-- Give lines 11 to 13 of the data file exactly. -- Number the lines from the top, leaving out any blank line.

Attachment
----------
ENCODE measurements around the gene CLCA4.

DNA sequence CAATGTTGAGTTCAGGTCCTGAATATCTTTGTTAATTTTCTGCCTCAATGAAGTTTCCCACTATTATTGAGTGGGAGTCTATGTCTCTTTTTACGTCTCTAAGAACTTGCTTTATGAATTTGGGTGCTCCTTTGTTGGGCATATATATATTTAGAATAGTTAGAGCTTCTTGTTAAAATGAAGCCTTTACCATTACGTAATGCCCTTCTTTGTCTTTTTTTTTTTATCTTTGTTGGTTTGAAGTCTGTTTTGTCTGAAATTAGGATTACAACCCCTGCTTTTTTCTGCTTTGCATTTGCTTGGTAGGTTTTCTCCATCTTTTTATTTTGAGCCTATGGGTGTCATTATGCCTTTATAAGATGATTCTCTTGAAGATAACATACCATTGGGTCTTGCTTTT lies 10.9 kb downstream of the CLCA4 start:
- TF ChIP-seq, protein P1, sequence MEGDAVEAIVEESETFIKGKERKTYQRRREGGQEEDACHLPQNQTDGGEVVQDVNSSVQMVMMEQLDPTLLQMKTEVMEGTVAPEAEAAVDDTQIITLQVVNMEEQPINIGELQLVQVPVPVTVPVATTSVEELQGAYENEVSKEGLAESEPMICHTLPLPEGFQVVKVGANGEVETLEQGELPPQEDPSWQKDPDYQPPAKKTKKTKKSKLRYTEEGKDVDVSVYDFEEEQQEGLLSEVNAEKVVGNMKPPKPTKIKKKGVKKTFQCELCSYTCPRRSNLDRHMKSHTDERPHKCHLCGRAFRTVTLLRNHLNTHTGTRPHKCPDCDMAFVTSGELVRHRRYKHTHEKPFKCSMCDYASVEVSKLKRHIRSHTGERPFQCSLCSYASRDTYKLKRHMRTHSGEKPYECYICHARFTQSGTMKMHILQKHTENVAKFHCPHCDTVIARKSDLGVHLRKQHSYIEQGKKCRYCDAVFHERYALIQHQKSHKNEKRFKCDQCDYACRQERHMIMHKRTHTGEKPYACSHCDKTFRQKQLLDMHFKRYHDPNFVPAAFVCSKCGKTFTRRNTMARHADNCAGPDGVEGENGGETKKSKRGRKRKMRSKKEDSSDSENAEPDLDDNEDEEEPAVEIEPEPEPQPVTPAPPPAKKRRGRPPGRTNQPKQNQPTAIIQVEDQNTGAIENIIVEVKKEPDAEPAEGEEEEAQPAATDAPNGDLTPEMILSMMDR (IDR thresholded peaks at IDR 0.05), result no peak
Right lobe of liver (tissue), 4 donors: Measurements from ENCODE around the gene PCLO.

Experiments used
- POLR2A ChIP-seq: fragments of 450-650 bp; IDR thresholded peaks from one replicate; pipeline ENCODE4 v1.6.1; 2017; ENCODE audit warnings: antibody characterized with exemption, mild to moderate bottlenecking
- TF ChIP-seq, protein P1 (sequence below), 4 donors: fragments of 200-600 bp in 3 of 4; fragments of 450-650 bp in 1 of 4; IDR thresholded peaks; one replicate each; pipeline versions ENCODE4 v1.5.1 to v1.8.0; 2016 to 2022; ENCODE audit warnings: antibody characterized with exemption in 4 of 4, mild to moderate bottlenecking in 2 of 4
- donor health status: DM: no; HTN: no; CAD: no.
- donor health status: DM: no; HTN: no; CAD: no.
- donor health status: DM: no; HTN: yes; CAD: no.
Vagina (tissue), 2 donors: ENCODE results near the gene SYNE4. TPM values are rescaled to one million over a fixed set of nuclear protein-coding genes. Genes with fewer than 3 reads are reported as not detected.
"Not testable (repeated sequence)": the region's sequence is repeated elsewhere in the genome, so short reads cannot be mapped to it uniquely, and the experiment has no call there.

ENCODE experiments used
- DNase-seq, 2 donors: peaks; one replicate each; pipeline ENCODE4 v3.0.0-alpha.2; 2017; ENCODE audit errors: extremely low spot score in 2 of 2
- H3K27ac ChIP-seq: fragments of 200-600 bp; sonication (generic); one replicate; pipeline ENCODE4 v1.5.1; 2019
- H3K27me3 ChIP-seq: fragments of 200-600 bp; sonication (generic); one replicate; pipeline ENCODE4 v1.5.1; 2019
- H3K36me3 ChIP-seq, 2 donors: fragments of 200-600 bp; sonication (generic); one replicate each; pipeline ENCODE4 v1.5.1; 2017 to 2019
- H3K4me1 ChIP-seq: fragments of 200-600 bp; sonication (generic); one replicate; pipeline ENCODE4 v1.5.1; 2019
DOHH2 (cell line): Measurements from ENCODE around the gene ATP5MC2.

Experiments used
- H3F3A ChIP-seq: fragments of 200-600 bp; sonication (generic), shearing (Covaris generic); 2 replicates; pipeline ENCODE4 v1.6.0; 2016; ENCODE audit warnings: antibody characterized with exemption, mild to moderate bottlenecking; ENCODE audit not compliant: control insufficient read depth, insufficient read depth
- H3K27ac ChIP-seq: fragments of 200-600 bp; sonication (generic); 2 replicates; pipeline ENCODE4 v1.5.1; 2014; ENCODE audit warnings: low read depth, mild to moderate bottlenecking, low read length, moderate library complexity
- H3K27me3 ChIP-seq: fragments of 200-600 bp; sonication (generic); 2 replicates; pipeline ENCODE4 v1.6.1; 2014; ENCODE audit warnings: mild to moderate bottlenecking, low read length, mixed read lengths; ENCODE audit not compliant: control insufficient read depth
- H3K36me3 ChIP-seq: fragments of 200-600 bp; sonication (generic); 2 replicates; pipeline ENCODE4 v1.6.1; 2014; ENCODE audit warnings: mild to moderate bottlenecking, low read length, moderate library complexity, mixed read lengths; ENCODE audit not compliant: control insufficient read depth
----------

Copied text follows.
Vagina (tissue), 2 donors: ENCODE results near the gene SYNE4. TPM values are rescaled to one million over a fixed set of nuclear protein-coding genes. Genes with fewer than 3 reads are reported as not detected.
"Not testable (repeated sequence)": the region's sequence is repeated elsewhere in the genome, so short reads cannot be mapped to it uniquely, and the experiment has no call there.

ENCODE experiments used